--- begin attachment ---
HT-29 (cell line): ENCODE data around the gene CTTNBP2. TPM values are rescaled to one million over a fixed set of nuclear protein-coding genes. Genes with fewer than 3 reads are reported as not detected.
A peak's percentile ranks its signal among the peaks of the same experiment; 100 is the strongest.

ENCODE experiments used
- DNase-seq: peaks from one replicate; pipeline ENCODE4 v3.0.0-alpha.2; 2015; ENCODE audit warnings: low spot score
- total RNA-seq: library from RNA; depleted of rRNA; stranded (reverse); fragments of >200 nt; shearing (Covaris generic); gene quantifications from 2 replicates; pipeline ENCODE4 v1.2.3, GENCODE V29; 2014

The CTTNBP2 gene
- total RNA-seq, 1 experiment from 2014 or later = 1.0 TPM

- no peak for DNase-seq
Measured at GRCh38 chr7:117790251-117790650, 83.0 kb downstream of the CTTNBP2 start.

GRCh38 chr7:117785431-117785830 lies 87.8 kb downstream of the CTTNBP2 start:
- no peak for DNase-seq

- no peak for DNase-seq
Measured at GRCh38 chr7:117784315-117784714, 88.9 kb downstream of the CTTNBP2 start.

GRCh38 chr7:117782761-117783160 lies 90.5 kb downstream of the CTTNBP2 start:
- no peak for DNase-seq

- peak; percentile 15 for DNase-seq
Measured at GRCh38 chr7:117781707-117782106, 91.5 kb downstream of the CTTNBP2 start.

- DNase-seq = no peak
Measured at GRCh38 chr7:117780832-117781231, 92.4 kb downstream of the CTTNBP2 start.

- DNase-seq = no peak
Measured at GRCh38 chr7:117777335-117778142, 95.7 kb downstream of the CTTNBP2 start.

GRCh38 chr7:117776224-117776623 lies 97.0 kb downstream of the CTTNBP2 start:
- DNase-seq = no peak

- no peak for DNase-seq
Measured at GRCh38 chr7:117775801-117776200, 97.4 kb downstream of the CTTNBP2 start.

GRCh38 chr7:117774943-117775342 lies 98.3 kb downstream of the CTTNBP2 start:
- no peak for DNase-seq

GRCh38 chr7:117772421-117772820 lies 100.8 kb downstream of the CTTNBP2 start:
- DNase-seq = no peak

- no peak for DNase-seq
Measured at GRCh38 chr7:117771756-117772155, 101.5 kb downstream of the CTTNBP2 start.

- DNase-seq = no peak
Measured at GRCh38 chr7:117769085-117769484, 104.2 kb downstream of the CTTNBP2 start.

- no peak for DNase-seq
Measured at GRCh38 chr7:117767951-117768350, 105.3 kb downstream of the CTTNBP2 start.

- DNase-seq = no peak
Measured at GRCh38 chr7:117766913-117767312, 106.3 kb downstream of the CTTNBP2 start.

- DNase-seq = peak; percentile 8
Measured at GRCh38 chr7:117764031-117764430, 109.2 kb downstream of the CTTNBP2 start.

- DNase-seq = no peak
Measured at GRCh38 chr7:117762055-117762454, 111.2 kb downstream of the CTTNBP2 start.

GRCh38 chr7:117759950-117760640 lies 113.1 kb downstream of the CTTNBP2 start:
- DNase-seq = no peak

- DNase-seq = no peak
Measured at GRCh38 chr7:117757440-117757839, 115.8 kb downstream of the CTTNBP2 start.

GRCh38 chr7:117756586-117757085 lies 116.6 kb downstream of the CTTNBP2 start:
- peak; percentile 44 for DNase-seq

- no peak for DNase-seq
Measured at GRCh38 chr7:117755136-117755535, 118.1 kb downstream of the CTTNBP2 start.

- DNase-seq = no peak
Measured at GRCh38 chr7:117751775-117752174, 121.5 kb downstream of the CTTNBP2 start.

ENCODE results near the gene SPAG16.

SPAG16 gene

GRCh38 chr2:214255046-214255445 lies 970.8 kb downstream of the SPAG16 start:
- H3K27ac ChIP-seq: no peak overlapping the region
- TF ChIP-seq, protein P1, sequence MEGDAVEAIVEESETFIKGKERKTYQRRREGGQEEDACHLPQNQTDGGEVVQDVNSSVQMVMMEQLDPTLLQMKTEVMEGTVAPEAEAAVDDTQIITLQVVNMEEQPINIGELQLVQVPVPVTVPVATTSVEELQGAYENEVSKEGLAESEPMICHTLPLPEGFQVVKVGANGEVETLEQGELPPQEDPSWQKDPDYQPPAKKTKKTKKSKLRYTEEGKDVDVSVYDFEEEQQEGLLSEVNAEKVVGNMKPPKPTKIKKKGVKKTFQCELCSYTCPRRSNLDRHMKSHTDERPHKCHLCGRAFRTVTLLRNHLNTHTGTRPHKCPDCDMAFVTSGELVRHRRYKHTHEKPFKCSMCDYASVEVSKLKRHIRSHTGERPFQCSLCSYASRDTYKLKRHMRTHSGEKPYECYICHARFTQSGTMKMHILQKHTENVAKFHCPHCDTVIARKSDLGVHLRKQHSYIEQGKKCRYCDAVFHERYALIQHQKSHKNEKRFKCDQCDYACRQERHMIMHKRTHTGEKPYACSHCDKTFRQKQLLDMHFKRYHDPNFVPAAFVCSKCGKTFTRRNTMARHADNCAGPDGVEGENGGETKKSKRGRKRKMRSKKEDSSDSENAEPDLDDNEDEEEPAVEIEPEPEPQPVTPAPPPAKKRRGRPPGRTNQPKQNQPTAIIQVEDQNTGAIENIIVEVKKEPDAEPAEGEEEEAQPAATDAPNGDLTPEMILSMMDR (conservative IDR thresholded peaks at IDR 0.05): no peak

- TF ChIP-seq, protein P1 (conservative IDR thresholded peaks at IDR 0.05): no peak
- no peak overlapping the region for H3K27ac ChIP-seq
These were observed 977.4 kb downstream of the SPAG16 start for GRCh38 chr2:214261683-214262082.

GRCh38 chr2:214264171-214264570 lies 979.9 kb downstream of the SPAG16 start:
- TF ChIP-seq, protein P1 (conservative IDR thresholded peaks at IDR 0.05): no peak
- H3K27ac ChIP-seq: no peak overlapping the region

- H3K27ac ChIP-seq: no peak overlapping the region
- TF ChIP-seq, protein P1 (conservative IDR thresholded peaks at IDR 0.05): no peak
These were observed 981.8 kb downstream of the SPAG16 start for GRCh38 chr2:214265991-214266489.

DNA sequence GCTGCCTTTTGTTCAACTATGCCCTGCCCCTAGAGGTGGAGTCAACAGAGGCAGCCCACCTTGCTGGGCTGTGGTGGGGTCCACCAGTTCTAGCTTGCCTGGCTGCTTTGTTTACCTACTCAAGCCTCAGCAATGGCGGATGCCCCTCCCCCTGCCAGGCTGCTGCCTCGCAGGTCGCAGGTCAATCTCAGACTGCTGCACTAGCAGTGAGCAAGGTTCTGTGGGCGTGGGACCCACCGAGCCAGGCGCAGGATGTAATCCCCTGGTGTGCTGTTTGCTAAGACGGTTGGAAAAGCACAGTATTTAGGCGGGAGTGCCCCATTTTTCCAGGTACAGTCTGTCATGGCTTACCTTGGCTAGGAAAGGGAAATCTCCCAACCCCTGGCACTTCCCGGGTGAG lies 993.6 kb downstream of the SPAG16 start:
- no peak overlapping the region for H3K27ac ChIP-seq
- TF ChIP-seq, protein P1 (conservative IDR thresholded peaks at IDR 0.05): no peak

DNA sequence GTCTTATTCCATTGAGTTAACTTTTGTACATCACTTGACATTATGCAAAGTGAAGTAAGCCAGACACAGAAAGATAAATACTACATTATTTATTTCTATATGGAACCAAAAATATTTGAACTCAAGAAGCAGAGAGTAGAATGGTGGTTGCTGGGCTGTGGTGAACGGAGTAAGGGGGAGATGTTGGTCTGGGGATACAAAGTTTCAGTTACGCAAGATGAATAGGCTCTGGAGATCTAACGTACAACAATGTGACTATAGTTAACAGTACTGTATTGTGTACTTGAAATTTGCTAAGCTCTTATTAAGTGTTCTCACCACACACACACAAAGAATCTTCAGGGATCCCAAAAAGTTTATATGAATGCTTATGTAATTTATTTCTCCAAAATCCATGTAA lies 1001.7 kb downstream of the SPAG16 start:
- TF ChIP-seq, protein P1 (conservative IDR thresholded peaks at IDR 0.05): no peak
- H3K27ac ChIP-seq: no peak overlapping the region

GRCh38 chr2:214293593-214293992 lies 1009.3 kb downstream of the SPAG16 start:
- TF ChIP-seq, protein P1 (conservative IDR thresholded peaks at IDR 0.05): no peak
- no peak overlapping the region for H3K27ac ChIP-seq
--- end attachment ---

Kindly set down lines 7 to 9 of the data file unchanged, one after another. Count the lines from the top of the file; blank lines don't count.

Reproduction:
- total RNA-seq, 1 experiment from 2014 or later = 1.0 TPM

- no peak for DNase-seq
Measured at GRCh38 chr7:117790251-117790650, 83.0 kb downstream of the CTTNBP2 start.